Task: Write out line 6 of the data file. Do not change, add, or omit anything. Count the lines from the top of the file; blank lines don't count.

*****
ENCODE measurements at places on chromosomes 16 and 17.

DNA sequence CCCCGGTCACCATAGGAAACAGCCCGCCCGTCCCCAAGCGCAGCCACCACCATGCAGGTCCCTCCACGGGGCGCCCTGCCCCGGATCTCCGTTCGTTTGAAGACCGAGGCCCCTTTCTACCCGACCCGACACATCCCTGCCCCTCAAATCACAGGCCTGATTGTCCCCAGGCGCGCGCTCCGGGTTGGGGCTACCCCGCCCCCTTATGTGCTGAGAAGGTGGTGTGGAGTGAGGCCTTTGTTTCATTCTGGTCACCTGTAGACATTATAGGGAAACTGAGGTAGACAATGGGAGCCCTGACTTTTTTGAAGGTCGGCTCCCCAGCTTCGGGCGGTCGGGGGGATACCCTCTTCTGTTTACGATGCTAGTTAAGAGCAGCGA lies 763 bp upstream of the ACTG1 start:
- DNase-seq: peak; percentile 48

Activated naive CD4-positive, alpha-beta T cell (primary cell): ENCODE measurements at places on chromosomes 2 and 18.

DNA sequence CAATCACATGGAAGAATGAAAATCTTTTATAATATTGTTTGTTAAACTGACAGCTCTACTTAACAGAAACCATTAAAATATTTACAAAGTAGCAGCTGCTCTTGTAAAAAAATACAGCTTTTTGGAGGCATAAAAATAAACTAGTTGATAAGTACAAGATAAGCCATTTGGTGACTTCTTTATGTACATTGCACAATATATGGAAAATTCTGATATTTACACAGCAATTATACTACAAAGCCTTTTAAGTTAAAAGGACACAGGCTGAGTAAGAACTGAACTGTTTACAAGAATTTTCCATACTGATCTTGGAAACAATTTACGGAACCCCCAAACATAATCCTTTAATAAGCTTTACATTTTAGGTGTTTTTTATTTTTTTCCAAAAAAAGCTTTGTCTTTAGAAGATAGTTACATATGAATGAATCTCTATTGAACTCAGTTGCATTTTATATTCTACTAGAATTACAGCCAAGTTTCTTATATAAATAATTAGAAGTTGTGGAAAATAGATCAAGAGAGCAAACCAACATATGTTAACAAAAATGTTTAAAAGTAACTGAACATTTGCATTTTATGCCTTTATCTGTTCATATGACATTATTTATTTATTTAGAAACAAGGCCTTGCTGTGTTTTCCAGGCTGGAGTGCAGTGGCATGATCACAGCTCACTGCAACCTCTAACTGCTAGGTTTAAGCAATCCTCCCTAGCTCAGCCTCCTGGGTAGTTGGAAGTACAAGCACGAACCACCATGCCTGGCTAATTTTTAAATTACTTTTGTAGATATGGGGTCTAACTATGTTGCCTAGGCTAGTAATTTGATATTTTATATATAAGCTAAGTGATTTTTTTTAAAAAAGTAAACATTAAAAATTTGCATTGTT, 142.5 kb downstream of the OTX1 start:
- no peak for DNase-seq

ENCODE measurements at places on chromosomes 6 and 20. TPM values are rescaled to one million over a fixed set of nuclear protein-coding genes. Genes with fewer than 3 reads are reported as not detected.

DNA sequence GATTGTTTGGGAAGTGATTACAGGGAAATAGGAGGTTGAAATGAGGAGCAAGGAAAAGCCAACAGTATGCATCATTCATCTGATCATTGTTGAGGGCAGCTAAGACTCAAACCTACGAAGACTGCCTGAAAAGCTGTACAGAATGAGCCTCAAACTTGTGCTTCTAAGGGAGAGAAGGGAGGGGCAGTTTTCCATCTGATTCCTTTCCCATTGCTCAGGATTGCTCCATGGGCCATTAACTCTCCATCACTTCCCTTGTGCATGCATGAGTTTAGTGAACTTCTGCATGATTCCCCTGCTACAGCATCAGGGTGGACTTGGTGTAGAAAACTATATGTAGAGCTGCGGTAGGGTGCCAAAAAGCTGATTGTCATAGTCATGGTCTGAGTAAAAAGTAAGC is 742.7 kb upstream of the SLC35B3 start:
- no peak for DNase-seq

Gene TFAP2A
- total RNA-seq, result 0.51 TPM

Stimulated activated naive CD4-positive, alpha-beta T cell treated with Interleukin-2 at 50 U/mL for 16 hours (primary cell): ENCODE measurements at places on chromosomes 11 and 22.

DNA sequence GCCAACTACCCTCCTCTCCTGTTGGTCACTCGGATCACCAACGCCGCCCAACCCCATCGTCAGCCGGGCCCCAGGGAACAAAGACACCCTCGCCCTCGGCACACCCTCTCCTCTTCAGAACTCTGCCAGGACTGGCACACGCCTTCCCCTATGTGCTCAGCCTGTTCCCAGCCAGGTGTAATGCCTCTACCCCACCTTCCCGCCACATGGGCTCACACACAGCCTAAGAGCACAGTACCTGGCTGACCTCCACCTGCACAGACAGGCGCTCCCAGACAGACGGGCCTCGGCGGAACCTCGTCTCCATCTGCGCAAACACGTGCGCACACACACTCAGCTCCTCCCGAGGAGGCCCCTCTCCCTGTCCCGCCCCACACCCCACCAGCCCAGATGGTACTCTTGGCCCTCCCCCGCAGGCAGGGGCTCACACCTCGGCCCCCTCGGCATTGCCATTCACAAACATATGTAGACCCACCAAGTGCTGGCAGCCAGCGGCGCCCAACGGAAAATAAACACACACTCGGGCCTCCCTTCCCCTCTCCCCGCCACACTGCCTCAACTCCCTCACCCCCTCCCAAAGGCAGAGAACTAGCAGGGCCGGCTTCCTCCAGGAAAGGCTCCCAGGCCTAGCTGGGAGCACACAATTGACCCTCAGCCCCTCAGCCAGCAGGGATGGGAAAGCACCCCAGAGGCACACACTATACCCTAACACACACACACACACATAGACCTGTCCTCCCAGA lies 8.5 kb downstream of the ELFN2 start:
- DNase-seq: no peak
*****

- no peak for DNase-seq